This cross-sectional case-control study used clinical and microbiological data of patients who had been treated for K. pneumoniae BSIs in the Henan provincial hospital, a tertiary care teaching hospital with 5000 beds, between July 2017 and July 2018. Henan Province has the second highest population in China with about 100 million people, and the hospital has 13 intensive care unit (ICU) wards with about 300 beds that provide care to about 7000 inpatients annually. The ICUs are staffed by 100 professional doctors and 300 nurses. The study group comprised all patients with a first episode of CRKP BSI diagnosed during the study period. Accordingly, the patients in the control group were recruited from among non-CRKP patients of the same age and from the same source population, following the principle of matching, in a simple and random manner. Calculation of the sample size is based on analysis of the difference in incidence between patients with and those without CRKP BSIs.
Definition of Cases and Controls
The Infectious Diseases Working Party of the European Society for Blood and Marrow Transplantation (EBMT),7,8 defined a K. pneumoniae BSI as the presence of at least one positive blood culture with concomitant signs and symptoms of infection. Patients with K. pneumoniae BSIs were identified from the microbiology laboratory database. CRKP was defined as minimal inhibition concentration (MIC) for imipenem or meropenem ≥4 μg/mL. Patients with CRKP BSIs were assigned to the case group, and patients with non-carbapenem-resistant K. pneumoniae (non-CRKP) BSIs were randomly assigned to the control group.
Definition of Outcomes
The EBMT defines successful treatment of CRKP BSIs as recovery from BSI following treatment, with resolution of patients with CRKP BSI who remained alive or therapy patients without the signs of infection.7,8 Treatment failure is defined as either death or a recurrence of K. pneumoniae infection before discharge from the hospital. However, we were unable to ascertain all K. pneumoniae-related deaths because some patients were discharged from the hospital without completing treatment. In accordance with Chinese tradition, especially in some rural areas, family members are not willing to let patients die outside of their homes, and seriously ill patients sometimes request to be discharged from the hospital and to discontinue treatment so that they can die at home. Therefore, we extended the definition of treatment failure to include patients who were discharged from the hospital without completing the treatment.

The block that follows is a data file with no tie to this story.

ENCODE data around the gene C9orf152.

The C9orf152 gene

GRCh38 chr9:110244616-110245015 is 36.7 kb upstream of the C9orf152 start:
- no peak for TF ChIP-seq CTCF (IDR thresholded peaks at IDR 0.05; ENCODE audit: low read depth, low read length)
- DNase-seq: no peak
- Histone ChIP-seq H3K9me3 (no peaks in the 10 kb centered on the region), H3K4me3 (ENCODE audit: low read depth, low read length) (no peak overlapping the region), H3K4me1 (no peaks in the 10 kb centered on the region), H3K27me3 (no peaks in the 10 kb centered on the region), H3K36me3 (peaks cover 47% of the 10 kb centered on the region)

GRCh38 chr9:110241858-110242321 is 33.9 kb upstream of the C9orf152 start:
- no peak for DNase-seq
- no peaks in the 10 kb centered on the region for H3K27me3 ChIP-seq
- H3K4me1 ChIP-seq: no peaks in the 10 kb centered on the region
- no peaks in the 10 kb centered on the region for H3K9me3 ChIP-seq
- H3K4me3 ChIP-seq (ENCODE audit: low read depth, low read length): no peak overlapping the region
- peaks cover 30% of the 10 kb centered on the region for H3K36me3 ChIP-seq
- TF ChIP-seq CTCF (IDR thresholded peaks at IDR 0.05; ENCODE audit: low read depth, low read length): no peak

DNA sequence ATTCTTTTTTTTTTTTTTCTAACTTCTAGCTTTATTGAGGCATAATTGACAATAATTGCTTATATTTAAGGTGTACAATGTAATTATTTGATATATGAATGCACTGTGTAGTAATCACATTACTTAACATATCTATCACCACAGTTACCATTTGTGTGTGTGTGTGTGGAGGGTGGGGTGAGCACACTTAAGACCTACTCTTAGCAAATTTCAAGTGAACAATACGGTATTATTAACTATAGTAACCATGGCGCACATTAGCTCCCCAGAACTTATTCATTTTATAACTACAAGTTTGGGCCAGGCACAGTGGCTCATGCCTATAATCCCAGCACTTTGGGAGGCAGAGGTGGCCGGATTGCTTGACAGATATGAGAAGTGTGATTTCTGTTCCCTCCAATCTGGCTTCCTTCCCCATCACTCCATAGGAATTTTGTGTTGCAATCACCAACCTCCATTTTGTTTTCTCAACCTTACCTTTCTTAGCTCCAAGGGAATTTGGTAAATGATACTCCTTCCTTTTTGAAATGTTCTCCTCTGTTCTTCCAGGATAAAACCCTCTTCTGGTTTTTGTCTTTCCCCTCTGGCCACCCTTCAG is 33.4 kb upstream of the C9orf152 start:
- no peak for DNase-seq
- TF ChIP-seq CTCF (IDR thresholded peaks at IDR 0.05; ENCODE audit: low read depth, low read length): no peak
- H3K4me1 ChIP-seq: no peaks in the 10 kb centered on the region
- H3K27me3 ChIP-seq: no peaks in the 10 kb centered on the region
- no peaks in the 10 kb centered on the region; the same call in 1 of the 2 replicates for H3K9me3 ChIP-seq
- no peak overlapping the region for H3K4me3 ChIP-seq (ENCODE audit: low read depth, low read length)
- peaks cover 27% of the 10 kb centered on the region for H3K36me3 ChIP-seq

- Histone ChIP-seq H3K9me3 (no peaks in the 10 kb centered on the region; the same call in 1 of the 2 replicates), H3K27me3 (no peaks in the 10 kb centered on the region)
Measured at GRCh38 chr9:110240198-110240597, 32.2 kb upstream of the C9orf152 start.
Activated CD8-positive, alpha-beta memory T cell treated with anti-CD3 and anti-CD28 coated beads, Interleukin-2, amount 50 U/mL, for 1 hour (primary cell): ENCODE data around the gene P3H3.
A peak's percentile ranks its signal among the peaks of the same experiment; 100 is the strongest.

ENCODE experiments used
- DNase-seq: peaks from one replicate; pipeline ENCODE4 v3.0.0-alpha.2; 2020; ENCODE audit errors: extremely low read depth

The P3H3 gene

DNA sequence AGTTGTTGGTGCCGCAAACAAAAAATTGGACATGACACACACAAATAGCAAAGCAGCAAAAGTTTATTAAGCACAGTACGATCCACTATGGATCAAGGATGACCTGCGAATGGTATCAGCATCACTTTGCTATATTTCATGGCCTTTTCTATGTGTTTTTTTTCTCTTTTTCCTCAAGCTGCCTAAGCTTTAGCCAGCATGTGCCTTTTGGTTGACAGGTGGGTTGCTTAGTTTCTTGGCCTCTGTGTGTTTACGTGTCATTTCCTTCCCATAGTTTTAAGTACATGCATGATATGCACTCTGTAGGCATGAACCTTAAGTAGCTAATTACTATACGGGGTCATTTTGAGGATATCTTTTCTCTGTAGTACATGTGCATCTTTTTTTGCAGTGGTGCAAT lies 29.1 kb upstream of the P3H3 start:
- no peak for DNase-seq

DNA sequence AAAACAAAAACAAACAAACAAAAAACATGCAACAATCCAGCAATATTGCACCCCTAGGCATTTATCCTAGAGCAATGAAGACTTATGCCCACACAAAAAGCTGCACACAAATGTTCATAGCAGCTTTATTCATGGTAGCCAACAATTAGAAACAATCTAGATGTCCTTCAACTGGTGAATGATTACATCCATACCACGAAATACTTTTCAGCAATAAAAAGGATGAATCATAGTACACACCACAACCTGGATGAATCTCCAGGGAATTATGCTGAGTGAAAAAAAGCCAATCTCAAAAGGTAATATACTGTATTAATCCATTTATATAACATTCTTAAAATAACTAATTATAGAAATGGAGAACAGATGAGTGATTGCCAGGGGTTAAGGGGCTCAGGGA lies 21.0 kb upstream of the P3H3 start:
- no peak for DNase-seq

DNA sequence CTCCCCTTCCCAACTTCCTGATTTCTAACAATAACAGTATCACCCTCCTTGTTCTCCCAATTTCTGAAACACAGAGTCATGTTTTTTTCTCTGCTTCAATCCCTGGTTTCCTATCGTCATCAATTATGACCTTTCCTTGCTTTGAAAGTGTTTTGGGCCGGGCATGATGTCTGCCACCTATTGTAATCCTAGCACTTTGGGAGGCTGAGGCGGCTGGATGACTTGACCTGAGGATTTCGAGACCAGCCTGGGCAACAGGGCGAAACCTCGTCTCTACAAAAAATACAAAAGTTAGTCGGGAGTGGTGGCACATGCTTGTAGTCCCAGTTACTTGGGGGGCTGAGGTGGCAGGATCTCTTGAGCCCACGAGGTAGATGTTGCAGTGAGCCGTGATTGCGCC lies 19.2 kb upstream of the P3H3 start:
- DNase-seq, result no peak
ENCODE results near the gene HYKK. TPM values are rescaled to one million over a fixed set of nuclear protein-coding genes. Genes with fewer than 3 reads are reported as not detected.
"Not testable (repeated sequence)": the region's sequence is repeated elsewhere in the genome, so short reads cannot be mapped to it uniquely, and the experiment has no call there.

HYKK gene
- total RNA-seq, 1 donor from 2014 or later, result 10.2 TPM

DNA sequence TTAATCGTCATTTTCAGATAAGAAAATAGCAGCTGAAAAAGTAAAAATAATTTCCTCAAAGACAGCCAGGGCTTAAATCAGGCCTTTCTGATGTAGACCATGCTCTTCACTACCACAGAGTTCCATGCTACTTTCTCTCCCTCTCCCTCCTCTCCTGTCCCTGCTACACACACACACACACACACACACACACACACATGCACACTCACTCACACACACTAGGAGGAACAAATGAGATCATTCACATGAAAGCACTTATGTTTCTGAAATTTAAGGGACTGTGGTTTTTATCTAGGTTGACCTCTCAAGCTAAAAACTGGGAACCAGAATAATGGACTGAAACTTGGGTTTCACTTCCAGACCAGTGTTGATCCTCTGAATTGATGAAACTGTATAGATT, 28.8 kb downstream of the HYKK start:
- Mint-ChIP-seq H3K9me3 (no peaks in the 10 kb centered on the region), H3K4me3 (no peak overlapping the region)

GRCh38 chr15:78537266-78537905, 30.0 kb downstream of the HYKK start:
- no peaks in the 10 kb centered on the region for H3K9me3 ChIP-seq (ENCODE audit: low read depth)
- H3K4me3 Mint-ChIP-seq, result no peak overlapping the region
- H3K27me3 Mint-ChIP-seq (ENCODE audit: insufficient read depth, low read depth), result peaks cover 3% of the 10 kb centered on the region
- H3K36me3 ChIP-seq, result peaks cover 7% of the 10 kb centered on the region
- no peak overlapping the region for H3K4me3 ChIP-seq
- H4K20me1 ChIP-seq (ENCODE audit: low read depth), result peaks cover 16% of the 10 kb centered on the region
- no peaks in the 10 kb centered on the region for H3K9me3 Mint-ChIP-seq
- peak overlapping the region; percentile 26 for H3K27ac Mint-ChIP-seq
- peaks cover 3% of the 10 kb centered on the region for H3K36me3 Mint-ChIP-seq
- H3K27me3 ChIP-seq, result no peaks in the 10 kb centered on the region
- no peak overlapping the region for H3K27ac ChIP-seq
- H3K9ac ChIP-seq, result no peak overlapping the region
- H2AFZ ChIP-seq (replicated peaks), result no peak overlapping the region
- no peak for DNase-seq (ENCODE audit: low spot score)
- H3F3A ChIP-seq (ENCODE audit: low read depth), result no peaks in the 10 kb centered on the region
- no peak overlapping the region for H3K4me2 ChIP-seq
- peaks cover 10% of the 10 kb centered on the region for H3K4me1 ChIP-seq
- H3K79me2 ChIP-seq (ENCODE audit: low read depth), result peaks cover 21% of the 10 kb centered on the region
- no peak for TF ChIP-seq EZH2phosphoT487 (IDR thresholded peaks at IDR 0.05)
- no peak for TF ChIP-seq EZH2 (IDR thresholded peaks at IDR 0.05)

K. pneumoniae BSI-related death or recurrence was defined as follows: BSI was considered as the primary cause of death or recurrence if the patient died after admission, within 120 hrs after the last positive blood culture and K. pneumonia was identified as the cause of death, with no other cause (including underlying disease, persistent neutropenia, other infections, and hemorrhage). K. pneumoniae BSI was considered an associated cause of death or recurrence when another cause was also present (uncontrolled underlying disease, persistent neutropenia, and/or graft versus host disease). Deaths or recurrences that were not related to K. pneumoniae BSI were defined as such when K. pneumoniae BSI had cleared by the time of death (as indicated by an absence of signs of infection or a positive culture).
Clinical data were collected from medical charts and/or hospital computer system databases. The following data were collected on each patient: age, sex, inpatient time, admission diagnosis, hospitalization, ICU admission, antibiotic use, intravascular catheter use, number of previous transfers between hospitals and departments, and history of blood transfusion. Data on the length of hospitalization, microbiological data, antimicrobial therapies, and outcomes were also collected.
The definition of admission diagnosis was based on the patient’s diagnosis on admission, classified according to the International Classification of Diseases-11 (ICD-11).9